A detailed PowerPoint presentation about restructuring and
potential layoffs, including notes and talking points, was accidentally emailed
to all of the employees at a global media company. The senior HR executive who
sent the presentation was looking for comments from top management involved in
the discussions. The presentation elicited plenty of comments especially after
it was reported in Adweek, Advertising Age and The Wall Street Journal.
It’s easy to send email to the wrong people but it’s not the
only way to leak sensitive information about job cuts. I worked with a sales
and marketing executive who recommended a restructuring. He wrote an
explanatory memo to support the elimination of the highest ranking position in
the department. After finishing the document he turned off his computer and
went home. The next day a department admin started her day with the usual
routine of turning on the printer. Guess what document popped out? I’ll spare
you all the details of the fallout. The short version is; the layoff in
question never occurred, the executive’s tenure was not very long.
At a company in major financial distress we announced that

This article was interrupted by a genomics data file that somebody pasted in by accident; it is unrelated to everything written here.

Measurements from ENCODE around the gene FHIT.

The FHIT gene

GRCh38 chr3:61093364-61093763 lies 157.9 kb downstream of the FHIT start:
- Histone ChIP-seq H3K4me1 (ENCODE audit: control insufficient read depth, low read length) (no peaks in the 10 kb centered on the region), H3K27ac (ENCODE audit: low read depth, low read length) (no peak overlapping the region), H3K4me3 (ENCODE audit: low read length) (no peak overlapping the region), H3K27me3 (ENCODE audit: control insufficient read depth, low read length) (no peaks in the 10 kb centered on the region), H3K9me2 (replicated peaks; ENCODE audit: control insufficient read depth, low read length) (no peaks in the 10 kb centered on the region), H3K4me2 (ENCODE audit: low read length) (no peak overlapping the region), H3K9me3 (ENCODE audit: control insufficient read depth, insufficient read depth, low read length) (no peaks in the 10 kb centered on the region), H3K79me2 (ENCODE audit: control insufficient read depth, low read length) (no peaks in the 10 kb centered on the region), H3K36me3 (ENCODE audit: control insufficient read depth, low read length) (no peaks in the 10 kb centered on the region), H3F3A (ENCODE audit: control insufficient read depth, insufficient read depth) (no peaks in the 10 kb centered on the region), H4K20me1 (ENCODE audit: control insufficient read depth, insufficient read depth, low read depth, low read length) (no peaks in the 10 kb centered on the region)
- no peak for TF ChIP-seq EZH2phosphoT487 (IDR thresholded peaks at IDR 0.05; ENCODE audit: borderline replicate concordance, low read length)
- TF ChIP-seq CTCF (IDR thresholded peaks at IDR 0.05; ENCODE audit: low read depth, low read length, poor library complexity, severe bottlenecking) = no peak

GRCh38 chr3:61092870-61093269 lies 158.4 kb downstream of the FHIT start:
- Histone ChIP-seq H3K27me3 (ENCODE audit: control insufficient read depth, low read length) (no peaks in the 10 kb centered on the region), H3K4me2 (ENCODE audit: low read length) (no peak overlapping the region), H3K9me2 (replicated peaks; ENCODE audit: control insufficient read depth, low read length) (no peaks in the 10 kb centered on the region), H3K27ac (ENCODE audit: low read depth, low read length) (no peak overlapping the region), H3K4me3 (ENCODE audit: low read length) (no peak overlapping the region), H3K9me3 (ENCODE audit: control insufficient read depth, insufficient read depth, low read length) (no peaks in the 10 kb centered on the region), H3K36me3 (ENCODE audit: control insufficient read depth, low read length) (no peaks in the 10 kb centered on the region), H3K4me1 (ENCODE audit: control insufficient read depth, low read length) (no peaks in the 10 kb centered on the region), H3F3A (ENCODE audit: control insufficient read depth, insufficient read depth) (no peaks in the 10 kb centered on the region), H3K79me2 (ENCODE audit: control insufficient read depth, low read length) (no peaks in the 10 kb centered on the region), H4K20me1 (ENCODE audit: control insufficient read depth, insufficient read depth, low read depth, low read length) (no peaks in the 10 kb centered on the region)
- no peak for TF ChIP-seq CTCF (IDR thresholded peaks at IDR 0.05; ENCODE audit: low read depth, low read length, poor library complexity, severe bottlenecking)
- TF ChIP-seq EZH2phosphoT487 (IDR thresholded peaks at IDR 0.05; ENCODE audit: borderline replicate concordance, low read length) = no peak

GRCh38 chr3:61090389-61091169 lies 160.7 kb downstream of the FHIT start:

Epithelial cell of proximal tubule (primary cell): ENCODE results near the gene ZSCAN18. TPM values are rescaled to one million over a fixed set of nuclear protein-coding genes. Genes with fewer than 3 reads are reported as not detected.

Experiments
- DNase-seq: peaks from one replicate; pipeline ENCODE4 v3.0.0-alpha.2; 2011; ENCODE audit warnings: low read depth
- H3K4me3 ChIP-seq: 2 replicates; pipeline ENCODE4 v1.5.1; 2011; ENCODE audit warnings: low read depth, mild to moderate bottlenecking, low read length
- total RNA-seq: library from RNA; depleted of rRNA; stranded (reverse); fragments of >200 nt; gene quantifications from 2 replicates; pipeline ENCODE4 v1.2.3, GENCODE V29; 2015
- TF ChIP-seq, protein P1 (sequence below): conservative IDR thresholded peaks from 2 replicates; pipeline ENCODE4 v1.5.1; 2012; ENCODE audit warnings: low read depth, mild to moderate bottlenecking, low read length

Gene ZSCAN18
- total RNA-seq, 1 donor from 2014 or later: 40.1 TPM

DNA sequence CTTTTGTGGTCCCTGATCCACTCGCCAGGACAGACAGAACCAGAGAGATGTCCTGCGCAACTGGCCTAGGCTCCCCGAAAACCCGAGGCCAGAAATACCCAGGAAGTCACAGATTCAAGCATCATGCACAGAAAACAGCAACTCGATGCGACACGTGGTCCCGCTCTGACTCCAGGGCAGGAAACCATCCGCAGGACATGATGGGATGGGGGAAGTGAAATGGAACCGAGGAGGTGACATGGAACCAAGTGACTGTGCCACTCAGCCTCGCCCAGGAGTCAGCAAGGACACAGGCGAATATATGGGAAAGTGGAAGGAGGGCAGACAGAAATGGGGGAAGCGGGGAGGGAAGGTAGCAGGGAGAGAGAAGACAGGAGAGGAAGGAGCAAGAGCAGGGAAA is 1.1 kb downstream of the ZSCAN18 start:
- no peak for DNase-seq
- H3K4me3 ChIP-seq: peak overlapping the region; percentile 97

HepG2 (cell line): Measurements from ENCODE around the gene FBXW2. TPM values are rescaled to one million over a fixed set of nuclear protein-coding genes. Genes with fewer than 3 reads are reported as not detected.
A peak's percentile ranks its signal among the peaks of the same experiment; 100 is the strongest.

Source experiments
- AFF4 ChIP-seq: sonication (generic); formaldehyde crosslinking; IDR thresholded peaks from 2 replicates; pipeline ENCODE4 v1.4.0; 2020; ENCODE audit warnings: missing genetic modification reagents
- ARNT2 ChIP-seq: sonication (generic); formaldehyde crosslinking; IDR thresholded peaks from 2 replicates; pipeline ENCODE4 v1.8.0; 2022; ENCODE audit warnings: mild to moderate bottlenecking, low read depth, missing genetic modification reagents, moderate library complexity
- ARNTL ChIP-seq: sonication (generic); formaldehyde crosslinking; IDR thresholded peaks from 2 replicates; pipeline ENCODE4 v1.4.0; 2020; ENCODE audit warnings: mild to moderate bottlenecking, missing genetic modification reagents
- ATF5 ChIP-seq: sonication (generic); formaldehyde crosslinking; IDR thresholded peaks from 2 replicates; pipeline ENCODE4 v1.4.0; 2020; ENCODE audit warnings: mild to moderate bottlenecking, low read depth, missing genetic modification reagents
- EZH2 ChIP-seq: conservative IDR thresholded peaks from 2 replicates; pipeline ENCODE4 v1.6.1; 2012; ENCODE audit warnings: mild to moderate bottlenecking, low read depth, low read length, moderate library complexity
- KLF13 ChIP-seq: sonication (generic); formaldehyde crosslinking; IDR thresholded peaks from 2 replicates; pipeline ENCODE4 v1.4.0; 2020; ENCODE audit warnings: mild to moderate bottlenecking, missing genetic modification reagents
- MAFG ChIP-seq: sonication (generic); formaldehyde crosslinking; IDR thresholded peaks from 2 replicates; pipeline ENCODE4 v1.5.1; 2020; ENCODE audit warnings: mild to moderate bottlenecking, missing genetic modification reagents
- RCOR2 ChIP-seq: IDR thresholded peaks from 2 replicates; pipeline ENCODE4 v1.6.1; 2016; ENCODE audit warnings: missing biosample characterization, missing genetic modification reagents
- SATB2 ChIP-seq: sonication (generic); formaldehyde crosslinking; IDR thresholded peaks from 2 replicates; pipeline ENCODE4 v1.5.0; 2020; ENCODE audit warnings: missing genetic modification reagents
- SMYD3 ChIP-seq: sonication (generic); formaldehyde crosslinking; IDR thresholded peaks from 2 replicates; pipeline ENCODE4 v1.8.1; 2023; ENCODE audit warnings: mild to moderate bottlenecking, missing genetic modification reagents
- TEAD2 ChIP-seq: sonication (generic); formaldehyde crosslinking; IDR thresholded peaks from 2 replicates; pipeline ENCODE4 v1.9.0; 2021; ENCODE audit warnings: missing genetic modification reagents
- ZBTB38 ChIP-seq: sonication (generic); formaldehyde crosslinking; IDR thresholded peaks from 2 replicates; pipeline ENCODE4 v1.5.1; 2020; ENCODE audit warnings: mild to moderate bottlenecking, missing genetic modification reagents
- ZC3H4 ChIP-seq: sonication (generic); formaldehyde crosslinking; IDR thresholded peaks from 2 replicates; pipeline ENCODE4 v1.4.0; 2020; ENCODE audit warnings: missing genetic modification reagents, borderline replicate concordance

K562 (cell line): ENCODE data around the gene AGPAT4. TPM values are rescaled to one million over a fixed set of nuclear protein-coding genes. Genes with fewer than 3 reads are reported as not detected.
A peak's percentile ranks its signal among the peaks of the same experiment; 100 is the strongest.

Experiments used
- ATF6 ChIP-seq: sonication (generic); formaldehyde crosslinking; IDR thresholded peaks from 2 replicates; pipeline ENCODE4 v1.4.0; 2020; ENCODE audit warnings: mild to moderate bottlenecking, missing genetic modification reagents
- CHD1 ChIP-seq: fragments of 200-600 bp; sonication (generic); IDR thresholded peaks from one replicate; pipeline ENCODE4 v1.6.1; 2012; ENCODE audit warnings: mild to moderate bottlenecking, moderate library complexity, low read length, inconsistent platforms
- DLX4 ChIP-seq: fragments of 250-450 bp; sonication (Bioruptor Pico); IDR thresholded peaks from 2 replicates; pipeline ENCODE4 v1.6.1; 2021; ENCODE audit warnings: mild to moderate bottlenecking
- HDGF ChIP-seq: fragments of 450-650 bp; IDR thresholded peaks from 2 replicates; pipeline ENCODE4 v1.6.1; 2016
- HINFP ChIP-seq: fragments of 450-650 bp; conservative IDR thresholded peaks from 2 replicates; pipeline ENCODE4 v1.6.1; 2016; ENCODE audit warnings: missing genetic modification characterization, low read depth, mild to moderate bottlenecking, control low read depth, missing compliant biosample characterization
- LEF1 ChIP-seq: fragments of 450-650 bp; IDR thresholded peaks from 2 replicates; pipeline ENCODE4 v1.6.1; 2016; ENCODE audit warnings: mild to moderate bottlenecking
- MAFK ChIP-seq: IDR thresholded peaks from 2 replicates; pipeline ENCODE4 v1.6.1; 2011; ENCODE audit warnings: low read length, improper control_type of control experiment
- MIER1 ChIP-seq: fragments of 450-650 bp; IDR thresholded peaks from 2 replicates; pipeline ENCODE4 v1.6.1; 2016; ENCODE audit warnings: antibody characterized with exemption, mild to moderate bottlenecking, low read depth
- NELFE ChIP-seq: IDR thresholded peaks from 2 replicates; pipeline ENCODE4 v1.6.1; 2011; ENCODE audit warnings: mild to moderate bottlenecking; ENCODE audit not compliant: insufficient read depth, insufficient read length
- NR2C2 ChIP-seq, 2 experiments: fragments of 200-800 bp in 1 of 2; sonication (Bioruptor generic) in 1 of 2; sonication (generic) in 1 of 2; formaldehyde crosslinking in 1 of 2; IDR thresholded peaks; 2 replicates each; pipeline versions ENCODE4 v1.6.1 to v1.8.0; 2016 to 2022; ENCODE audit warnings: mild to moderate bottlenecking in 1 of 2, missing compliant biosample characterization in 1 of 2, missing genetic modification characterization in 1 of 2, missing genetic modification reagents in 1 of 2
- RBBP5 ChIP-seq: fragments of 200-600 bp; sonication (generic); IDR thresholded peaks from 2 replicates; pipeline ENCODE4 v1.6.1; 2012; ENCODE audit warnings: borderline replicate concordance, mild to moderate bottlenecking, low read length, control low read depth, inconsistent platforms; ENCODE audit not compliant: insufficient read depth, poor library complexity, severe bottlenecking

layoffs were being planned. My office
was broken into one night. Nothing was taken but it became clear that someone
read my handwritten notes. The locks were changed and I carried any comments
about layoffs in my briefcase.
I have been involved in layoffs and restructuring as both an
in-house HR executive and an external consultant. The situation has never been
easy. Protecting information does not make it easier but it does lessen
complications and minimize backlash. Content of communications, means of
dissemination and timing are all critical and must be very carefully planned. To
deliver news about layoffs I flew to
with the President of a company on the same day that the VP of HR flew to
Houston and Charlotte. This was the best way to ensure that affected managers
got the right information from responsible sources.
Extra care must be taken when creating and sharing any content
about restructuring. Save it all on media you carry around. Use web
conferencing to share a presentation if in-person meetings are impossible. Avoid
using email for any of this information.
What other ideas or experiences do you have to share? You
could help someone avoid the next great restructuring mishap.